One pitfall is not clearly including the additional insured requirement in subcontracts. Many subcontracts will specify that the subcontractor provide certificates of insurance verifying that the contractor (and potentially others) are additional insureds. While some courts have held this is sufficient to trigger coverage under a blanket additional insured endorsement, the better practice is to be specific and require that the subcontractor must add the contractor as an additional insured. Upstream parties also should identify all of the policies on which they are to be included as an additional insured. Typically, this would include all policies except professional, technology errors and omissions, workers compensation, and employer’s liability.
Some blanket additional insured endorsements require that the written contract be between the named insured and the additional insured (in legal terms, this is referred to as privity of contract). For the upstream party, this is often not a problem as the contractor will have entered into a written subcontract that requires that the contractor be included as an additional insured. Many prime contracts, however, require that the upstream party (e.g., the contractor) ensure that entities farther upstream (e.g., the project owner) and potentially other parties also be included as additional insureds on policies issued to the subcontractor. If the additional insured endorsement on the subcontractor’s policy requires that the subcontractor be in contractual privity with the additional insured, then the project owner may not be an additional insured, even if the contractor requires it in its subcontract. Thus, it is important that the contractor review a copy of the actual additional insured endorsement the subcontractor is using to ensure that it covers all of the required parties.
Many states have laws limiting the extent to which one party can indemnify another in a construction contract. For example, some states prevent a contractor from requiring its subcontractors to indemnify the contractor for its own negligence. Other states prohibit contracts that require one party to purchase insurance covering the other party for its own negligence. Since the scope and application of these laws varies from state to state, it is important for contractors to be aware of the state law applicable to their subcontracts. In addition, consider including language in subcontracts providing that, if the insurance requirements run afoul of applicable anti-indemnity/insurance laws, they should still be enforced to the fullest extent permitted by law. This may prevent a court from striking down the offending insurance requirement in its entirety and instead enforcing it in a more limited way in accordance with state law.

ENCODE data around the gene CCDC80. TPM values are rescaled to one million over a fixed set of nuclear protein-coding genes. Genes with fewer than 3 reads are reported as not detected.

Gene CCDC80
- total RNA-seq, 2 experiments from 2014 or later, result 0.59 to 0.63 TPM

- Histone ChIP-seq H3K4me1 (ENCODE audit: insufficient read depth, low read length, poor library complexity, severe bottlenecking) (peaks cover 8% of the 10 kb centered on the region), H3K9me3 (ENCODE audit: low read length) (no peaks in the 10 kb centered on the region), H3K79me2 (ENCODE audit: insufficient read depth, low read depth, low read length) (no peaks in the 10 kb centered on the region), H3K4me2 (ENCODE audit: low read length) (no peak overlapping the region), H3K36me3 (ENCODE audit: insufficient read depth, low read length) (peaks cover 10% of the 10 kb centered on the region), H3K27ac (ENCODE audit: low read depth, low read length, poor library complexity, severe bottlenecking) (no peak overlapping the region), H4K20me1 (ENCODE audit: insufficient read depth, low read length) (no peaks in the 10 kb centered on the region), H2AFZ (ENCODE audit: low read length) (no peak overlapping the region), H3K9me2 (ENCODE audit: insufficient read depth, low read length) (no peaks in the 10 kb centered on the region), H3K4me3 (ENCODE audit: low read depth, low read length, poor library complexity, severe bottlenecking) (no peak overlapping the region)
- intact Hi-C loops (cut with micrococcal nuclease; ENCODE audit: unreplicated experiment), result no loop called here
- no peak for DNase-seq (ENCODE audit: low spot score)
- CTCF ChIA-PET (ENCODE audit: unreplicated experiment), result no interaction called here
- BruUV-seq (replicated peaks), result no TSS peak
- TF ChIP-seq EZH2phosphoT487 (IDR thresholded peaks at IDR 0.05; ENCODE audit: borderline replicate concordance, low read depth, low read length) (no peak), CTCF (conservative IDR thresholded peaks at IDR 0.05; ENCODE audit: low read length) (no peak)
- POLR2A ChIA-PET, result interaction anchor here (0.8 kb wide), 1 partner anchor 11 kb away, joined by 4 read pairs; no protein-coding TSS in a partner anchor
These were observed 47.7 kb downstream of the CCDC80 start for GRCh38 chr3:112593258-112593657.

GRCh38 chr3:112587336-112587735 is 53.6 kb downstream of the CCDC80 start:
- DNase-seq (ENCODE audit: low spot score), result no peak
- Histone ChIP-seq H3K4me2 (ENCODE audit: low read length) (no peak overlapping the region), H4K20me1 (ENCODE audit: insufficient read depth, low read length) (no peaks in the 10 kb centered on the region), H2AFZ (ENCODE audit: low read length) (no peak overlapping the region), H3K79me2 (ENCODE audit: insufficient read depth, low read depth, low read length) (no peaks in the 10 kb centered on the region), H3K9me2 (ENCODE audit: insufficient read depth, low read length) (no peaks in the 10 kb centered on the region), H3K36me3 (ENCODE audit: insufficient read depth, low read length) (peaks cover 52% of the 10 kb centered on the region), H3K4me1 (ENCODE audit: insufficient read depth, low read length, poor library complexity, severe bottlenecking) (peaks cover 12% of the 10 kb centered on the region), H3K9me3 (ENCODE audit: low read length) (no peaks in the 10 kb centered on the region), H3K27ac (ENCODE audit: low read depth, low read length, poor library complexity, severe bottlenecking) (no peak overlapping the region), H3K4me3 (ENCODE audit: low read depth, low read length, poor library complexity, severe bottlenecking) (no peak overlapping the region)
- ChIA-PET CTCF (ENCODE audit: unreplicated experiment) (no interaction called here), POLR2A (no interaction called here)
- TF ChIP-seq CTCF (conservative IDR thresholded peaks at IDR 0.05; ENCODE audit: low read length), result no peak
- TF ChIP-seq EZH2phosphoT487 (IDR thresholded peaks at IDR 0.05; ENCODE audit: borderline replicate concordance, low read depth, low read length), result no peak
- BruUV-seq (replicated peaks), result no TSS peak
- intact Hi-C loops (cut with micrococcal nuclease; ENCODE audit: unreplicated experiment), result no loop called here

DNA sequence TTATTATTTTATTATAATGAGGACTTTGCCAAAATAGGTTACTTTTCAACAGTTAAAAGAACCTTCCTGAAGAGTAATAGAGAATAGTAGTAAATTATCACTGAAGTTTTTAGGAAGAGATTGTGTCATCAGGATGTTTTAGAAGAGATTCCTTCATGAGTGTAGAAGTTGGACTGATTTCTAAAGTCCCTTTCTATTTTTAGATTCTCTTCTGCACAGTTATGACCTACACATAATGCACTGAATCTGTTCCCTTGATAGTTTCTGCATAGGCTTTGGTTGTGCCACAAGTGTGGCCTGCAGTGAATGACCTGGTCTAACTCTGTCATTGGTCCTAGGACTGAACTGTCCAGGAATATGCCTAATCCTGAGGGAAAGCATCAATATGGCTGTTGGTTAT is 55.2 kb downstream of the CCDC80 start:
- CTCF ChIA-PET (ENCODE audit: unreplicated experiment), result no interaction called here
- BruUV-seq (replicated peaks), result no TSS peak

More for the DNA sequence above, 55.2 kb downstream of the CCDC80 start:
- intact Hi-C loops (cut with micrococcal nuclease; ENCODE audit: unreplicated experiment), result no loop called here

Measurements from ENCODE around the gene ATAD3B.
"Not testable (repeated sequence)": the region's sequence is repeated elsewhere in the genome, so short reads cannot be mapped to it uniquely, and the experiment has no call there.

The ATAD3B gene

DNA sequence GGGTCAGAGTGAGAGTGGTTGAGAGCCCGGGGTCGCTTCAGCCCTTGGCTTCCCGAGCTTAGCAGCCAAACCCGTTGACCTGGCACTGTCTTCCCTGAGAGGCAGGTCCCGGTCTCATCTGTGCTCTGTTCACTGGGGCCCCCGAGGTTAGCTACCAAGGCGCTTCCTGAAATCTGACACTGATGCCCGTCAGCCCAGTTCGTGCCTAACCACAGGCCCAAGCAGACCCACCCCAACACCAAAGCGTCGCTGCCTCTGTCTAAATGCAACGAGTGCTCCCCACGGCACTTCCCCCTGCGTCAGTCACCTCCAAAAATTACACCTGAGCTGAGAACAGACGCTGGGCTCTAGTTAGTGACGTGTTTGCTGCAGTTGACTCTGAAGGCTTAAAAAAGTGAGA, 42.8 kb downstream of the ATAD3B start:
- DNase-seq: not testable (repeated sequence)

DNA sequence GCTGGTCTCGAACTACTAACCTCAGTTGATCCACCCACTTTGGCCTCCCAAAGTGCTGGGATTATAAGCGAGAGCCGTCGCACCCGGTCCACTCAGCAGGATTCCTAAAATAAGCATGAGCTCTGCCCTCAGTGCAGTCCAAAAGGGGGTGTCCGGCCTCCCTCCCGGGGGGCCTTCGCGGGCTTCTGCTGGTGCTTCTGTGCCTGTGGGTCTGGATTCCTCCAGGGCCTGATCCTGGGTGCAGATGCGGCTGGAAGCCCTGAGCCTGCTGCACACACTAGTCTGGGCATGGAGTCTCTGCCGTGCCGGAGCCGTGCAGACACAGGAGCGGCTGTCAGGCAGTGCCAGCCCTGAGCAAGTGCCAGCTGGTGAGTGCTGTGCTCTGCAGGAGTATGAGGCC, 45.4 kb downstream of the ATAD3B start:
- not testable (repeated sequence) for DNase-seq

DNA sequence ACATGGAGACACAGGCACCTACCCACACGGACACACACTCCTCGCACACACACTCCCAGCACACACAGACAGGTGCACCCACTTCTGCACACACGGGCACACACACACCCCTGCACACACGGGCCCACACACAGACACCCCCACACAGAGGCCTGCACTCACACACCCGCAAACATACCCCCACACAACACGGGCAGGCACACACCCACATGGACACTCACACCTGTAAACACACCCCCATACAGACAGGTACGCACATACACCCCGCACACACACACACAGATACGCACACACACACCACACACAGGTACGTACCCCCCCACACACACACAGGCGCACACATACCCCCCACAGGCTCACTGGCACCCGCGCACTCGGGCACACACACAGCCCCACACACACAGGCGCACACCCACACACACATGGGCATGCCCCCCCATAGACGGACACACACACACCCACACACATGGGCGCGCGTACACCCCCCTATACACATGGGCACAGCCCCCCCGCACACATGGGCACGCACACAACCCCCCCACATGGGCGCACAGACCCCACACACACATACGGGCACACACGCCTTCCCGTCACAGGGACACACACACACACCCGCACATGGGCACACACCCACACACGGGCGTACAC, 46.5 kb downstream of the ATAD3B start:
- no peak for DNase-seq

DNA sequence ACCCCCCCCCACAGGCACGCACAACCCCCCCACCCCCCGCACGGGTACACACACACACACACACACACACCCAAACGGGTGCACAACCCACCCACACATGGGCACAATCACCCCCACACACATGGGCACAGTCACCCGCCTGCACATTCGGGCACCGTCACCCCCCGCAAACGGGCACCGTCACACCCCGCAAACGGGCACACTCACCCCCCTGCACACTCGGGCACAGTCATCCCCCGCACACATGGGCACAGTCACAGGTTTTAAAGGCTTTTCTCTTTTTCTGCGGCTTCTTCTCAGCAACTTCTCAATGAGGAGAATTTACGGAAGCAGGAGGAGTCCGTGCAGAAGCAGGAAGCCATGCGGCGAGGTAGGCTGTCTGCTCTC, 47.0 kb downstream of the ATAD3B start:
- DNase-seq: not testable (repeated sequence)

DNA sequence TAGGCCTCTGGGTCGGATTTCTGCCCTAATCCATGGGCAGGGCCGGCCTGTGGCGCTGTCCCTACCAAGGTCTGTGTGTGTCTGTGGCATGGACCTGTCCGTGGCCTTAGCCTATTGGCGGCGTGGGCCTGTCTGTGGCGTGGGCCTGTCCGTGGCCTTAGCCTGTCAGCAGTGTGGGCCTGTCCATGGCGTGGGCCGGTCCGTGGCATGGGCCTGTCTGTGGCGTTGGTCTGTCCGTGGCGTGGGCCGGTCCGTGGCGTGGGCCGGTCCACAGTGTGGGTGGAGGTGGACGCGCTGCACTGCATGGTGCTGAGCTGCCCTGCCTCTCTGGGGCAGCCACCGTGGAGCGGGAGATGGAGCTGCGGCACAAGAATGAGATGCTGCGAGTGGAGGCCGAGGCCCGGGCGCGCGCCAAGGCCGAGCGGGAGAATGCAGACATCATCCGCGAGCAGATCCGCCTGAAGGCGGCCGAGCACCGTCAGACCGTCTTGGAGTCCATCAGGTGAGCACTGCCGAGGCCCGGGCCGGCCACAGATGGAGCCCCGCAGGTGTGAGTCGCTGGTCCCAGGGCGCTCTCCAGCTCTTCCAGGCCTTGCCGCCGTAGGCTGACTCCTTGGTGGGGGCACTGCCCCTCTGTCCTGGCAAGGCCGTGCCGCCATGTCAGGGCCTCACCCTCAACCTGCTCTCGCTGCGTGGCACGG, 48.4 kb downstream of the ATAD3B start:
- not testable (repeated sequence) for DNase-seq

Prime contracts commonly require that the contractor demand its subcontractors procure and maintain the same types and limits of insurance that the contractor is required to procure and maintain. A failure to comply with this provision could result in the contractor being exposed to a claim for breach of contract. Contractors should ensure that their subcontracts incorporate the insurance requirements of the prime contract, and confirm that the subcontractors are in compliance with those requirements.
In drafting subcontracts, a good practice is to include a requirement that the subcontractor (and any sub-subcontractors) procure and maintain, in addition to the specified insurance, any other insurance as required in the prime contract. However, the subcontractor or their subcontractors may not have access to the prime contract (for example, if there are confidentiality provisions) or the contractor may neglect to provide the subcontractor with the insurance requirements of the prime contract. Thus, including a boilerplate provision like this should not be a substitute for the contractor carefully reviewing the insurance requirements of the prime contract and specifically identifying any required coverages in its subcontracts.
Waivers of Subrogation
Subrogation is the right of an insurer that has paid a claim to step into the shoes of its insured and assert claims against another party to recover some or all of the amount it paid to its insured. Construction contracts often contain waiver of subrogation provisions to prevent an insurer from recouping its payment on a claim from the upstream party.